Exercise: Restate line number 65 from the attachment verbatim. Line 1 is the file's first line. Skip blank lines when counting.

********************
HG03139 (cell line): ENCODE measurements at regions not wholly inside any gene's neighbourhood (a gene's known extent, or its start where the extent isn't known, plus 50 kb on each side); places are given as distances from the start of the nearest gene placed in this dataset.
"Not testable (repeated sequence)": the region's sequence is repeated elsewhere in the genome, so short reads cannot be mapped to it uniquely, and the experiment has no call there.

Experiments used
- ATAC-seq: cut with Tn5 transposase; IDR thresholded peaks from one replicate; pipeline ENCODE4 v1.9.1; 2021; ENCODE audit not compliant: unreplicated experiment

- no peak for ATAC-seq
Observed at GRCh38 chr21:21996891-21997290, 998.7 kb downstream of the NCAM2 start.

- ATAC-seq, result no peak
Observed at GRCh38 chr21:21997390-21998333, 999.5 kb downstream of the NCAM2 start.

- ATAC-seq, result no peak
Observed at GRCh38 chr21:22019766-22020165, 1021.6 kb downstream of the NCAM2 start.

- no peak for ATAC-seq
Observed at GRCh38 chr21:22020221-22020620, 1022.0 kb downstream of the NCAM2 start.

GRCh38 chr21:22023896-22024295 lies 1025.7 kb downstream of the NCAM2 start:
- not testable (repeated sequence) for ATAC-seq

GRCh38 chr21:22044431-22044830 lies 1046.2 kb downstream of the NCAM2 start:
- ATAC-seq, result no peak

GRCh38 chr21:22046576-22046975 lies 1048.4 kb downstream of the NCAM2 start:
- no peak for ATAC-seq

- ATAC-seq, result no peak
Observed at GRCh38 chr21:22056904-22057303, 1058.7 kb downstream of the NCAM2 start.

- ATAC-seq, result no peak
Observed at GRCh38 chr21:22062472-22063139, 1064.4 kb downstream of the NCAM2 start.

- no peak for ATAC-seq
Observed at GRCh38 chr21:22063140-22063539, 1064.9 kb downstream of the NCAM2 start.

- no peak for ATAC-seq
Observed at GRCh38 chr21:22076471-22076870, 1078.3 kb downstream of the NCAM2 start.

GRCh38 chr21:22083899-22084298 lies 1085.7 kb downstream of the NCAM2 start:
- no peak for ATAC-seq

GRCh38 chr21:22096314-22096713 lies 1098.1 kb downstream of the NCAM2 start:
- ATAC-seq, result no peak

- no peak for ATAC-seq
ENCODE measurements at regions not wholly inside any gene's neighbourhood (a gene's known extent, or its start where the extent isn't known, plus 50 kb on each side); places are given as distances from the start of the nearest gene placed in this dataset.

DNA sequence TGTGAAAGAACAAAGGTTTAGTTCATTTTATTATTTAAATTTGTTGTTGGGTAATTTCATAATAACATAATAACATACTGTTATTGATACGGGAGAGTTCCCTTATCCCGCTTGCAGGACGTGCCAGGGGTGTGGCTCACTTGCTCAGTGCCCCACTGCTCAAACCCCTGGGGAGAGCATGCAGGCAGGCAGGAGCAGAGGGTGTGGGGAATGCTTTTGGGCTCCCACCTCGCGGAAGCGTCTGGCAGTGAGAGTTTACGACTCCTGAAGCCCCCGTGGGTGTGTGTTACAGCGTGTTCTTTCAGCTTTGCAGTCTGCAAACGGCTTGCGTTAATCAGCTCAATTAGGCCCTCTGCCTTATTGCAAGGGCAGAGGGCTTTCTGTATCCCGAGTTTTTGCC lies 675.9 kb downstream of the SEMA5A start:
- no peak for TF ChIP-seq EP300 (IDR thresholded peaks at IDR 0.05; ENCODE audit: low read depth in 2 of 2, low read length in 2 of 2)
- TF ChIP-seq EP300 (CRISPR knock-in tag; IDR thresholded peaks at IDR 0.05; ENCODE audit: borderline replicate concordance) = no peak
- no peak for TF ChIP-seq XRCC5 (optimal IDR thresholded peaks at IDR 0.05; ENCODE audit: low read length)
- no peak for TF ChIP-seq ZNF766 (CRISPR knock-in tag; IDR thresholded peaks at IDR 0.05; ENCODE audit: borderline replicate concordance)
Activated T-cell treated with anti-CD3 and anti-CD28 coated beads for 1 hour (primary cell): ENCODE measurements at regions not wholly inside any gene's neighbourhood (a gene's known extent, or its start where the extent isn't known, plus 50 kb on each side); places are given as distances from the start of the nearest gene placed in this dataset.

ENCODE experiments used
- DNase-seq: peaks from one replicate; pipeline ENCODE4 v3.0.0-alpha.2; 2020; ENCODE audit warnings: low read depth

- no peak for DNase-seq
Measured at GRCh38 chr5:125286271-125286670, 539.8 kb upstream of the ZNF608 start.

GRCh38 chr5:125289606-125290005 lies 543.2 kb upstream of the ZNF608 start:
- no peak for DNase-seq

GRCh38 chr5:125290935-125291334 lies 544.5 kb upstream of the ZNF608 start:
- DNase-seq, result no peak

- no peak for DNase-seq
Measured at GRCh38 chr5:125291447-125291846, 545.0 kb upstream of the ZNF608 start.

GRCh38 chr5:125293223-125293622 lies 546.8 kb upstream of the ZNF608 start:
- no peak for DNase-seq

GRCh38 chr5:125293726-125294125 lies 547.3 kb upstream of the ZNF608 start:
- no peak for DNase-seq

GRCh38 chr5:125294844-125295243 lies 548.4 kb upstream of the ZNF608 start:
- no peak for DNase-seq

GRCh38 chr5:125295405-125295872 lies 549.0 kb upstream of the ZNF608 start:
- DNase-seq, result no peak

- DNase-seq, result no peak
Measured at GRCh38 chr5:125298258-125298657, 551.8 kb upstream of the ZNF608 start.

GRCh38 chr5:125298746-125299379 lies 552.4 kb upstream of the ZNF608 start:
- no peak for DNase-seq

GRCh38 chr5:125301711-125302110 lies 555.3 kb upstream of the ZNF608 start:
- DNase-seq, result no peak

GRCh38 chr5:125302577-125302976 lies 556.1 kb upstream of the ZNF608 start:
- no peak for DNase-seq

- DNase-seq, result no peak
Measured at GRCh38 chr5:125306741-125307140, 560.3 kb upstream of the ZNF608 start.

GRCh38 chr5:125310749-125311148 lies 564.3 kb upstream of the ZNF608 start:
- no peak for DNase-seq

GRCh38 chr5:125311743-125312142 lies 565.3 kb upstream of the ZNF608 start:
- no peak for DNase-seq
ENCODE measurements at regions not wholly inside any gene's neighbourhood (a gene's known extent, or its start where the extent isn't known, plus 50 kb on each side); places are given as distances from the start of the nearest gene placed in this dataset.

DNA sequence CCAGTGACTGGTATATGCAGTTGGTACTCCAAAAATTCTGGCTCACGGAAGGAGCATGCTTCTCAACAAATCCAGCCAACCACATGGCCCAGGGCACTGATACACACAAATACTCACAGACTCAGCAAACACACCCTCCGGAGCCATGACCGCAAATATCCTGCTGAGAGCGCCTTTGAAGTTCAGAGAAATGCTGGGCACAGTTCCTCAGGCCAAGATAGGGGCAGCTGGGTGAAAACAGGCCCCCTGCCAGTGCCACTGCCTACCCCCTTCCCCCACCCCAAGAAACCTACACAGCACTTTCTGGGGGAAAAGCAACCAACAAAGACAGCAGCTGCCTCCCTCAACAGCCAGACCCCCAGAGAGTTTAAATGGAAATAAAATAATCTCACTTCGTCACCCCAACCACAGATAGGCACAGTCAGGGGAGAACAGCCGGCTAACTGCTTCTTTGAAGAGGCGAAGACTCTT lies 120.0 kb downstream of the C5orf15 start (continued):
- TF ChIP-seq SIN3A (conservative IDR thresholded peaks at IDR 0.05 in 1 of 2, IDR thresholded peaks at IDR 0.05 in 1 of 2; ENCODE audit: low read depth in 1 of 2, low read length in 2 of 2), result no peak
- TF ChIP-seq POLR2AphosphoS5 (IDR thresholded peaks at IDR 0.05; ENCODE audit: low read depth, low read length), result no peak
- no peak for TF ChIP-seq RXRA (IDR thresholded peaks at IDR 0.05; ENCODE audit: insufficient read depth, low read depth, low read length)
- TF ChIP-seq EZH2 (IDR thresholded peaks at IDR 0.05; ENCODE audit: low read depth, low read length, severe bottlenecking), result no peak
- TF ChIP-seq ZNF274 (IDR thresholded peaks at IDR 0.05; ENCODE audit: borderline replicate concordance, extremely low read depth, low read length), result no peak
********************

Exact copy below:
- DNase-seq, result no peak